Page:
According to a recent study, coffee consumption may boost the risk of heart disease and prediabetes in young people with high blood pressure.
The study involved more than 1,200 young adults that were monitored for nearly 12 years. Scientists found that heavy drinkers were four times more likely to be affected by a cardiovascular event such as a heart attack. Additionally, moderate drinkers had 3 fold the risk.
The team also found a link between prediabetes risk, high blood pressure, and daily coffee consumption. Dr Lucio Mos, lead author of the study and a researcher at Hospital of San Daniele del Friuli in Italy, explained that past studies had also revealed a link between drinking coffee and high risk of heart disease in young people already affected by high blood pressure.
Yet, Dr. Mos’ team wanted to learn whether the link was correct, and whether the risk had any connection to high glucose levels and high blood pressure.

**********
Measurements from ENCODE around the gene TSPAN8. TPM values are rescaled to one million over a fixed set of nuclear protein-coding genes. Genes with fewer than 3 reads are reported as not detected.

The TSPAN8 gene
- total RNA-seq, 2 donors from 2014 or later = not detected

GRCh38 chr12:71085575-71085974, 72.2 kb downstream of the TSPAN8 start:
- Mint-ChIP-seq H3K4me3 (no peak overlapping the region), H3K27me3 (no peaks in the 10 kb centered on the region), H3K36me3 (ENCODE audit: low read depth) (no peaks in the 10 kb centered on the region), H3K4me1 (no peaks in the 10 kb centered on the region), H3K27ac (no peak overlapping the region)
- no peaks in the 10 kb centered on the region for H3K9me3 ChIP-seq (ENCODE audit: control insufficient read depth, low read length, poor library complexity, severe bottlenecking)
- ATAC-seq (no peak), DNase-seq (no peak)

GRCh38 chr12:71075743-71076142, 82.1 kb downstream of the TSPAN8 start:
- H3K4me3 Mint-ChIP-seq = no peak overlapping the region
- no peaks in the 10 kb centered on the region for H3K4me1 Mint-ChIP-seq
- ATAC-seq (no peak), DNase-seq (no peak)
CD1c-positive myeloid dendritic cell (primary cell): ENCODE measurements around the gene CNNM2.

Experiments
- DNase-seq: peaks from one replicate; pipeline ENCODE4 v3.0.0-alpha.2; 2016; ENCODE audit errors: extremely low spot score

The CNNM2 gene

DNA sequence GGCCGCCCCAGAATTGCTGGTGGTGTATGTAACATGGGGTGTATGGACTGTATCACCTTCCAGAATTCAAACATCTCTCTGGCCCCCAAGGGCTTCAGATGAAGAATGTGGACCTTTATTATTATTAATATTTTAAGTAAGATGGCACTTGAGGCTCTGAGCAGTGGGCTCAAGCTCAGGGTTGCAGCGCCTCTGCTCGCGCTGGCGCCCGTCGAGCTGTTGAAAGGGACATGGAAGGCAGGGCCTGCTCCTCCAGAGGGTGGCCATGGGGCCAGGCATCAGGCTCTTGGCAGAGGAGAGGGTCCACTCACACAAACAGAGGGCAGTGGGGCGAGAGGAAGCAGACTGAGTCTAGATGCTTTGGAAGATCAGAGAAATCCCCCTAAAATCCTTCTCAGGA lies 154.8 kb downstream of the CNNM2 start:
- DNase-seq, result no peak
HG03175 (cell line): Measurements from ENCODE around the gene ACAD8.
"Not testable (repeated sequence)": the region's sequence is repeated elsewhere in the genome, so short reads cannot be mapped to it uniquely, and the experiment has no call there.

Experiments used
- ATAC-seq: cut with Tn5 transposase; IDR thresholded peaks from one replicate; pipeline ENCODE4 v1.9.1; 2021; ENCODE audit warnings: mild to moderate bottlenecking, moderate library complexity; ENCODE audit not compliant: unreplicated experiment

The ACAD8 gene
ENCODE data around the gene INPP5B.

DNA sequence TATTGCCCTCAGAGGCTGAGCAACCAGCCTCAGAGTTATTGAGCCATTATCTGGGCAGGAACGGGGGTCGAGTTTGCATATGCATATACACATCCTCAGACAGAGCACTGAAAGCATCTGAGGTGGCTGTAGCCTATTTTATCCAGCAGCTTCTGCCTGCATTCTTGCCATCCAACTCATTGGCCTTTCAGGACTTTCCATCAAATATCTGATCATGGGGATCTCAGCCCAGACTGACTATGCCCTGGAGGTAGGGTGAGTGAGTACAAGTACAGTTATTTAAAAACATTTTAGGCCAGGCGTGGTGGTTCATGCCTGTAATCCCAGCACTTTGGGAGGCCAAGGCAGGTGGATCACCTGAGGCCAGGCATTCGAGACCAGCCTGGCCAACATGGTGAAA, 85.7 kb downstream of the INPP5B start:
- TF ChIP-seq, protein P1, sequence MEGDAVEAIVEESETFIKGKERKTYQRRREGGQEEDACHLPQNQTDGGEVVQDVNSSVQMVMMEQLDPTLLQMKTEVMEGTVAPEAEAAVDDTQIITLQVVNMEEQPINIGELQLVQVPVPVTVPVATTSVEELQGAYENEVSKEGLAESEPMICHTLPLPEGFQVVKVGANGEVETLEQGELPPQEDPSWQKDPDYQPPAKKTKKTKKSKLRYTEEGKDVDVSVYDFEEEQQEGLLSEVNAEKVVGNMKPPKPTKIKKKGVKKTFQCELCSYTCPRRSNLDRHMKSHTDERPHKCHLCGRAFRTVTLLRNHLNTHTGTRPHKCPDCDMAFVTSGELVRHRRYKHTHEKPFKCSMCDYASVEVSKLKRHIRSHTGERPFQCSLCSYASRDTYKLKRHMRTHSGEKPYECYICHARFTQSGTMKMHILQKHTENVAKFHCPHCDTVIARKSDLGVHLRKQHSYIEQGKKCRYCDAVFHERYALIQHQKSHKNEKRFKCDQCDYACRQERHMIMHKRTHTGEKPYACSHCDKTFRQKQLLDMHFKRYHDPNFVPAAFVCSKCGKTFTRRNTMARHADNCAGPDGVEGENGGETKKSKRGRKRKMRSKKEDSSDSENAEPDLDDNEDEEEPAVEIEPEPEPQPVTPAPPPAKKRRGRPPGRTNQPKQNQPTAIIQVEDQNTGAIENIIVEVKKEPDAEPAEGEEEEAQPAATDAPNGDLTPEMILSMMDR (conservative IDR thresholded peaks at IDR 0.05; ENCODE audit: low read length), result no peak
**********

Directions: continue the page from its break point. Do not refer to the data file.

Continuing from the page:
The study focused on patients that reported drinking coffee and had been diagnosed with stage 1 hypertension. Researchers divided volunteers in three groups – non-drinkers, moderate drinkers, and heavy drinkers.
Heavy drinkers were the ones who routinely drank four or more cups of coffee per day, while moderate drinkers only sipped one to three cups per day.
The research team found that about one-quarter were non-drinkers, 62.7 percent were moderate drinkers while heavy drinkers made up nearly 10 percent. Nevertheless, participants who drank coffee were on average older and had a higher BMI than their non-drinking peers.
Researchers also found a link between coffee consumption and high blood pressure; but the link was statistically significant only in people who reported drinking at least four cups of coffee per day.
Scientists also examined the link between coffee consumption and a high risk of prediabetes on the long run. The team explained that high blood pressure patients already have a risk of prediabetes. But the risk was higher in heavy drinkers than in the other two groups.
But researchers found that coffee-consumption-related prediabetes was influenced by the CYP1A2 genotype, which shows whether people metabolize caffeine at a fast or slow pace. People who metabolize caffeine slowly were at the highest risk of prediabetes, the study showed.
Dr. Mos believes that these patients are exposed to the negative effects of coffee on glucose metabolism for a prolonged period of time.
The study’s results were unveiled during a ESC annual conference in London.
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